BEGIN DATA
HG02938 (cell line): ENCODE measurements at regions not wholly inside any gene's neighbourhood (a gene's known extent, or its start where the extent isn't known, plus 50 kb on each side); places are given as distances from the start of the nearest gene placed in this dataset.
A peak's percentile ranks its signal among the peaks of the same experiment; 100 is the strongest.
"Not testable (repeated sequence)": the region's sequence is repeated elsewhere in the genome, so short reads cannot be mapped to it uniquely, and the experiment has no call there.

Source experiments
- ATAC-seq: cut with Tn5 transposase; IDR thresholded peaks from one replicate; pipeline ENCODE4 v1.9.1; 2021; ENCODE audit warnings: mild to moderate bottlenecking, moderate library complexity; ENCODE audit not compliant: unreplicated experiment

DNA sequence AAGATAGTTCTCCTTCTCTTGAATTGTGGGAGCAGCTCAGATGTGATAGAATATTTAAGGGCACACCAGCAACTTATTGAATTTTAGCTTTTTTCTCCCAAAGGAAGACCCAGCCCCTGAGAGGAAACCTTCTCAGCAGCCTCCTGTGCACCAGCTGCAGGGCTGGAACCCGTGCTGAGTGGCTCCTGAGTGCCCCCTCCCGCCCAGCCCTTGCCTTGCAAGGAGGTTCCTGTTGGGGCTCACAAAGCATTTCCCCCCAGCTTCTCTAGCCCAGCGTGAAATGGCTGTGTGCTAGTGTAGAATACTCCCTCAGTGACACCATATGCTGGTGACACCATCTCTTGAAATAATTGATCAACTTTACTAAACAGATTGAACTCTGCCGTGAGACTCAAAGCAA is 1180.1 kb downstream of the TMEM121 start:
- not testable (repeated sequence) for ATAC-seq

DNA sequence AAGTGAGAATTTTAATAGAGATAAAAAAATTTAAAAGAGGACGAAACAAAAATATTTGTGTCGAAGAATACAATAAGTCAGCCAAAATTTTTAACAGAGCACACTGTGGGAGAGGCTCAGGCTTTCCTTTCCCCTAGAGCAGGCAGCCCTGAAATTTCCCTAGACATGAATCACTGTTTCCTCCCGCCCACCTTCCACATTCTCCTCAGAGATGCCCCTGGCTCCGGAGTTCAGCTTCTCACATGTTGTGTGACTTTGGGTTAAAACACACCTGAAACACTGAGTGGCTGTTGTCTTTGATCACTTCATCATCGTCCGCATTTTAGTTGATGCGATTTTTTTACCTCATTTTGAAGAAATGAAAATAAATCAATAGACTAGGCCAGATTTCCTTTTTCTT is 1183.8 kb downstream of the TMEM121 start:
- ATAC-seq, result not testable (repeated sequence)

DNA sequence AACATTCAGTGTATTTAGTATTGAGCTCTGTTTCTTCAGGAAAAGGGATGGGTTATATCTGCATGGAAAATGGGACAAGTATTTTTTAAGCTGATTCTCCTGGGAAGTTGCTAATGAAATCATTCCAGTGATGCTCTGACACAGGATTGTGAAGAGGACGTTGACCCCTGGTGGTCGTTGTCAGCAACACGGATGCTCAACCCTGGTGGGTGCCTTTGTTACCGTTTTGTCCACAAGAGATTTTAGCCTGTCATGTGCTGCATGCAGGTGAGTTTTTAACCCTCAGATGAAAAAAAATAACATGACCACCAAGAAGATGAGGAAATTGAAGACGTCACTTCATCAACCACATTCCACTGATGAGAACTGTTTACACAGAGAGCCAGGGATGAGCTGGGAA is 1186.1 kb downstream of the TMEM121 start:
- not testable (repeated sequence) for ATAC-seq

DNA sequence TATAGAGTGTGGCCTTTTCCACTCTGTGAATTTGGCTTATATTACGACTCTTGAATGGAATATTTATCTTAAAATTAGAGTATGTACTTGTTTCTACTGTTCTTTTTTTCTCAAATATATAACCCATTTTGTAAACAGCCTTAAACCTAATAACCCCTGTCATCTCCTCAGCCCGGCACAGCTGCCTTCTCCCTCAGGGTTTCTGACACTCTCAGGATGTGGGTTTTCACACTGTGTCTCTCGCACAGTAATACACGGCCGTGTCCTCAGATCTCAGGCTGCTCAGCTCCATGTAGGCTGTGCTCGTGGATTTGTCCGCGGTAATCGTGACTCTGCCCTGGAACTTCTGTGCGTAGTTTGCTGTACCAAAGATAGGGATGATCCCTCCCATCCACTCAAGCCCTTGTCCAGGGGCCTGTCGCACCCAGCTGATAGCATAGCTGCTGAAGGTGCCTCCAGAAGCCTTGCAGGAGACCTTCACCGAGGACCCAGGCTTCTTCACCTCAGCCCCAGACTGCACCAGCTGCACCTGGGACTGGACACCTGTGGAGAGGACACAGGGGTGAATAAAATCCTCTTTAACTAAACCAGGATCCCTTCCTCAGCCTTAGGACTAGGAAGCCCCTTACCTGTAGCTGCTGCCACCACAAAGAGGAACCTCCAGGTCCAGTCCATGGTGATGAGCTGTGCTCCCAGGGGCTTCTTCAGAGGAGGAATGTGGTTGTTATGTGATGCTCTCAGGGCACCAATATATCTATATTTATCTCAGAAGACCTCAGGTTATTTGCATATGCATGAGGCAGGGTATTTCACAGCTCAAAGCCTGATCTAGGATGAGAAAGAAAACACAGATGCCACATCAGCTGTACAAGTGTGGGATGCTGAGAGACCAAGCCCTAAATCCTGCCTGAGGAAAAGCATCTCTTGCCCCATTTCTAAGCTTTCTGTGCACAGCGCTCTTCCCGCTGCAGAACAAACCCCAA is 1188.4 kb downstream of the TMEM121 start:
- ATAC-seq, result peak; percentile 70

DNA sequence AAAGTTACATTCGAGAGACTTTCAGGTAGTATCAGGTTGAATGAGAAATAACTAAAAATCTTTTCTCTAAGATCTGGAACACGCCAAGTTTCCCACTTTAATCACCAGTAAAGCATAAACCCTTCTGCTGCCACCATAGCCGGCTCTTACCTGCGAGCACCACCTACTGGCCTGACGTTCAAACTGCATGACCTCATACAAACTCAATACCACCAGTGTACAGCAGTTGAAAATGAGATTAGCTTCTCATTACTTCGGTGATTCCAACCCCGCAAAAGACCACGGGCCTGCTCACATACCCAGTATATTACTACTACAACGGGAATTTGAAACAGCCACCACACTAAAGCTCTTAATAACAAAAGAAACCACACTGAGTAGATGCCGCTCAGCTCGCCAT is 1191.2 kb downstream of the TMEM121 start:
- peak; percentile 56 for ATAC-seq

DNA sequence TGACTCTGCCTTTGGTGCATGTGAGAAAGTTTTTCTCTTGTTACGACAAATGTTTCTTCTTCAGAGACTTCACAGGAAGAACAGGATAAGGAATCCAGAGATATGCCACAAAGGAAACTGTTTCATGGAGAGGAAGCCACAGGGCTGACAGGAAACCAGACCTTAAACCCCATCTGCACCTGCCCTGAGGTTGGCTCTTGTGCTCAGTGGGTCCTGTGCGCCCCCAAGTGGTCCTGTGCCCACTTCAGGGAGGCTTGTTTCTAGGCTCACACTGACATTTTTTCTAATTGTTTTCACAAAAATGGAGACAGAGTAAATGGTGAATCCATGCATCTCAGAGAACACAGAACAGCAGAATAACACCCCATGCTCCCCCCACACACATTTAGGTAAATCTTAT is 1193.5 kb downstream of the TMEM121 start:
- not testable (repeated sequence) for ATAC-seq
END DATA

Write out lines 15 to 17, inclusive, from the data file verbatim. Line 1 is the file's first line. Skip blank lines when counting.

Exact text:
- peak; percentile 56 for ATAC-seq

DNA sequence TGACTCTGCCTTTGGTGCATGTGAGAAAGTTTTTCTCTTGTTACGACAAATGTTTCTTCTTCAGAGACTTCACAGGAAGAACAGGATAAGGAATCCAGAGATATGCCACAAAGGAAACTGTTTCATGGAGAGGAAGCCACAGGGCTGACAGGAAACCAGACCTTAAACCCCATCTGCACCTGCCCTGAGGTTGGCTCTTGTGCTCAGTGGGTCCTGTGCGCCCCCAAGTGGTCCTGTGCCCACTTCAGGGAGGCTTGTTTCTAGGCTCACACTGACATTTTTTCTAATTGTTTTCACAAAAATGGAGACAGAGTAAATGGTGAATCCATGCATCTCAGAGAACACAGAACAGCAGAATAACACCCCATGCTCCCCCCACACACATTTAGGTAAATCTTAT is 1193.5 kb downstream of the TMEM121 start:
- not testable (repeated sequence) for ATAC-seq